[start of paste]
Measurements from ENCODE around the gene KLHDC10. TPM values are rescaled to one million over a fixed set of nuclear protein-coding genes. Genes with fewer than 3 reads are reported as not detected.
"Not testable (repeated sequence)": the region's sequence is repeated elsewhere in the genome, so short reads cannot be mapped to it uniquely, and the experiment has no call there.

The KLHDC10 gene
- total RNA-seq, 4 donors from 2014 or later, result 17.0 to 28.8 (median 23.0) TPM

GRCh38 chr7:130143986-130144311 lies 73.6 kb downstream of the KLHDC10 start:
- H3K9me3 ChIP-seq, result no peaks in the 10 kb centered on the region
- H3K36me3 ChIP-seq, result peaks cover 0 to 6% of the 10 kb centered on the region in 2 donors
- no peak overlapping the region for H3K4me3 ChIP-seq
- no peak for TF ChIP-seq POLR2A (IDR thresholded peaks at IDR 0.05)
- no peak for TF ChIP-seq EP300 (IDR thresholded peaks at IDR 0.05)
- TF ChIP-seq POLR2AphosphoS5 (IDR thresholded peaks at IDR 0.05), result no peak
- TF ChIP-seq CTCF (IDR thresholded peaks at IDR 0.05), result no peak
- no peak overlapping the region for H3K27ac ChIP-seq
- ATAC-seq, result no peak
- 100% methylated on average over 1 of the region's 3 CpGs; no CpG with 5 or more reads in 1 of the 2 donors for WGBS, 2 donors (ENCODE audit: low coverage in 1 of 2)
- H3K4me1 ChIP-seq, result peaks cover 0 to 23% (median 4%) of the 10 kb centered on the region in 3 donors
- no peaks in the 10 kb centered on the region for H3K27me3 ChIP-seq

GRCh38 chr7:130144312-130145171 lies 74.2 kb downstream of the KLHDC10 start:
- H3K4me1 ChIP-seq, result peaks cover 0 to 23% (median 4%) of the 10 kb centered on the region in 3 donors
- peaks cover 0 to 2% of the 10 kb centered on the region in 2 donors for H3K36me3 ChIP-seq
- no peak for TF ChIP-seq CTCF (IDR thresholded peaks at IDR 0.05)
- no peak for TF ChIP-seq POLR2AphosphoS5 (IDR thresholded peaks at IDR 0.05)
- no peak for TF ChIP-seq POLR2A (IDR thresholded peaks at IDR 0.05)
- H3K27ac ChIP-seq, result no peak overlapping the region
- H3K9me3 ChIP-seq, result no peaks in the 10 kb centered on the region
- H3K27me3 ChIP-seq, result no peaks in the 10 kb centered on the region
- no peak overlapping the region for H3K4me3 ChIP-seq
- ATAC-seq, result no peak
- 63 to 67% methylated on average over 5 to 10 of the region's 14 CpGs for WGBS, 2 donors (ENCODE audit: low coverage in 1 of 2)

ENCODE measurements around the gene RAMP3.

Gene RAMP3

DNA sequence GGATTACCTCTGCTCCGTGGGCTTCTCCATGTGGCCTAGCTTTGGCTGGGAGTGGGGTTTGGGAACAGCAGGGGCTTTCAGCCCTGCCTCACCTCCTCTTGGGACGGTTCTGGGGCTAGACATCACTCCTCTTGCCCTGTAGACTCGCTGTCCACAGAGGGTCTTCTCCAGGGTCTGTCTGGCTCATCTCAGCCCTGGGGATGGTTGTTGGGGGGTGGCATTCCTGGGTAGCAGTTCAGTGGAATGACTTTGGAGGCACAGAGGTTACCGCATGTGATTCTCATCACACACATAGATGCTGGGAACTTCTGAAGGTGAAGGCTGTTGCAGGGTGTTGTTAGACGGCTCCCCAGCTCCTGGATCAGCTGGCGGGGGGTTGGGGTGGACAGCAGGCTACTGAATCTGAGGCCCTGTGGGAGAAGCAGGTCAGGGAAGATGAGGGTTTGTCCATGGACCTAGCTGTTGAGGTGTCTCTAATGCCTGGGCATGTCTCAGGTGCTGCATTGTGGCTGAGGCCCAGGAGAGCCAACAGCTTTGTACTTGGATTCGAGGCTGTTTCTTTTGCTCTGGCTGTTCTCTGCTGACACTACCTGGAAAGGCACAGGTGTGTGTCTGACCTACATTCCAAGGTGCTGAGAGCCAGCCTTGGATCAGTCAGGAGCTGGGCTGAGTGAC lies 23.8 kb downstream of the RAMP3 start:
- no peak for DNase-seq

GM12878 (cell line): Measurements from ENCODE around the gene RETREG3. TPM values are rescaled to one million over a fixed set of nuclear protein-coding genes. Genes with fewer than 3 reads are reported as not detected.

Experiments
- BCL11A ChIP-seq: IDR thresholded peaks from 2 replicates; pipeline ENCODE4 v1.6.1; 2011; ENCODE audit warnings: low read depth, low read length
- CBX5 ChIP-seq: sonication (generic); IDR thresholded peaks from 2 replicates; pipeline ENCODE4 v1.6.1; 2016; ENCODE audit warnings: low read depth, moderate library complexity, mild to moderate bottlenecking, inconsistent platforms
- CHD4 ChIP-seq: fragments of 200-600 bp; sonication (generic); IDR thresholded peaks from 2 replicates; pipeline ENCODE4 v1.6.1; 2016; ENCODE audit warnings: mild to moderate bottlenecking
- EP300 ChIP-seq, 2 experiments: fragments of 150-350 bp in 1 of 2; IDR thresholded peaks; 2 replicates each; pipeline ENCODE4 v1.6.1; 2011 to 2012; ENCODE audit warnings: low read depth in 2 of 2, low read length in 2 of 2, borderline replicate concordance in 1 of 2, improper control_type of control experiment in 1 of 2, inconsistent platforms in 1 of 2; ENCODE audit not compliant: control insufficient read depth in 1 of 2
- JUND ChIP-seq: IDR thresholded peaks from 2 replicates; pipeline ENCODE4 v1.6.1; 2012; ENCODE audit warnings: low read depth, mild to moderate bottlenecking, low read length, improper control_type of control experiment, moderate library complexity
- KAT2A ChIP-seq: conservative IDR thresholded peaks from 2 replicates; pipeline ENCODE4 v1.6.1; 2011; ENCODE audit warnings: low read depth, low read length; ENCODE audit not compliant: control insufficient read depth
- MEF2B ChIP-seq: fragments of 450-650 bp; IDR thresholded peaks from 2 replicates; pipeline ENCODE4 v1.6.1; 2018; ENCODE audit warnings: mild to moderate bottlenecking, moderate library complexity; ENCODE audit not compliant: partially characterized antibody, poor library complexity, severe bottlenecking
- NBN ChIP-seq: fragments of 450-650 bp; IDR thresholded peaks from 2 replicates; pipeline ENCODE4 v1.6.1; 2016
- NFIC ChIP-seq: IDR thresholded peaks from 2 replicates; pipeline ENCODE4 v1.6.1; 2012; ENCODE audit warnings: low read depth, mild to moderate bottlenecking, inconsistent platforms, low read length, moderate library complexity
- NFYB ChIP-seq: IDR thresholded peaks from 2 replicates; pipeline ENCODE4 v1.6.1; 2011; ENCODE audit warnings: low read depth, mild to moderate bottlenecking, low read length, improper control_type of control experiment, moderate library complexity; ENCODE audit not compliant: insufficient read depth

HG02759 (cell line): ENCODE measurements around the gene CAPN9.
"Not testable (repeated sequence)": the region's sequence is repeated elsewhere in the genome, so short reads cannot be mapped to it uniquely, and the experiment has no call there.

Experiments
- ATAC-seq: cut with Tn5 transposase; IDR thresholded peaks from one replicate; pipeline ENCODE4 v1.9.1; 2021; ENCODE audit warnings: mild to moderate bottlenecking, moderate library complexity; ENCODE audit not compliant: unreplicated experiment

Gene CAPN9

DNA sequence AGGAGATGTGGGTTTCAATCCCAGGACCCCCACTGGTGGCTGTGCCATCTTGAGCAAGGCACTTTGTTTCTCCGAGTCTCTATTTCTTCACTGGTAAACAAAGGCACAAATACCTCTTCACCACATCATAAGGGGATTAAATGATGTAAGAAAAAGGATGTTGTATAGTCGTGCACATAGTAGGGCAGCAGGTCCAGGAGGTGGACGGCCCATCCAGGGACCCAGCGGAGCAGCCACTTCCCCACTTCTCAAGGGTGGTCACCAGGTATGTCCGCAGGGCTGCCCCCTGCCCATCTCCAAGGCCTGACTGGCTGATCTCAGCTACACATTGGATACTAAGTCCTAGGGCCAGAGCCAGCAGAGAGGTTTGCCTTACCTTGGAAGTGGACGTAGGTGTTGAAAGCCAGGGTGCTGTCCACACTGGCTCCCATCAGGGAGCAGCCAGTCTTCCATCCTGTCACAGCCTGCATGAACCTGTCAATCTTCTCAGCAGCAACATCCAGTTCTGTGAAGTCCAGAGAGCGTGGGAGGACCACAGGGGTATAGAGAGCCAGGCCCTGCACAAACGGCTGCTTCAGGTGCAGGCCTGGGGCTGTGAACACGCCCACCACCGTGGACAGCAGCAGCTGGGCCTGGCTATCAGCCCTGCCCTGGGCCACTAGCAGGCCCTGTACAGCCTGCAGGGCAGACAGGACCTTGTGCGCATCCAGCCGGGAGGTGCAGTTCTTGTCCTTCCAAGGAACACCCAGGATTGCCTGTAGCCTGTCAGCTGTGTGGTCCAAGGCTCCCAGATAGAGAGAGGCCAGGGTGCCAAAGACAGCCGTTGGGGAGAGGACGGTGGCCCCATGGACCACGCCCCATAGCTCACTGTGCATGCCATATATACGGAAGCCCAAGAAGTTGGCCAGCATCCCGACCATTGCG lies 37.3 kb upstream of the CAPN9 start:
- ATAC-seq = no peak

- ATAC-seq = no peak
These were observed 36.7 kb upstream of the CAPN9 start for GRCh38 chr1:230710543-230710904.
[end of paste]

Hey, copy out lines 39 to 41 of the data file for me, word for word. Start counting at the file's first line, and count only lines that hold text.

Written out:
- EP300 ChIP-seq, 2 experiments: fragments of 150-350 bp in 1 of 2; IDR thresholded peaks; 2 replicates each; pipeline ENCODE4 v1.6.1; 2011 to 2012; ENCODE audit warnings: low read depth in 2 of 2, low read length in 2 of 2, borderline replicate concordance in 1 of 2, improper control_type of control experiment in 1 of 2, inconsistent platforms in 1 of 2; ENCODE audit not compliant: control insufficient read depth in 1 of 2
- JUND ChIP-seq: IDR thresholded peaks from 2 replicates; pipeline ENCODE4 v1.6.1; 2012; ENCODE audit warnings: low read depth, mild to moderate bottlenecking, low read length, improper control_type of control experiment, moderate library complexity
- KAT2A ChIP-seq: conservative IDR thresholded peaks from 2 replicates; pipeline ENCODE4 v1.6.1; 2011; ENCODE audit warnings: low read depth, low read length; ENCODE audit not compliant: control insufficient read depth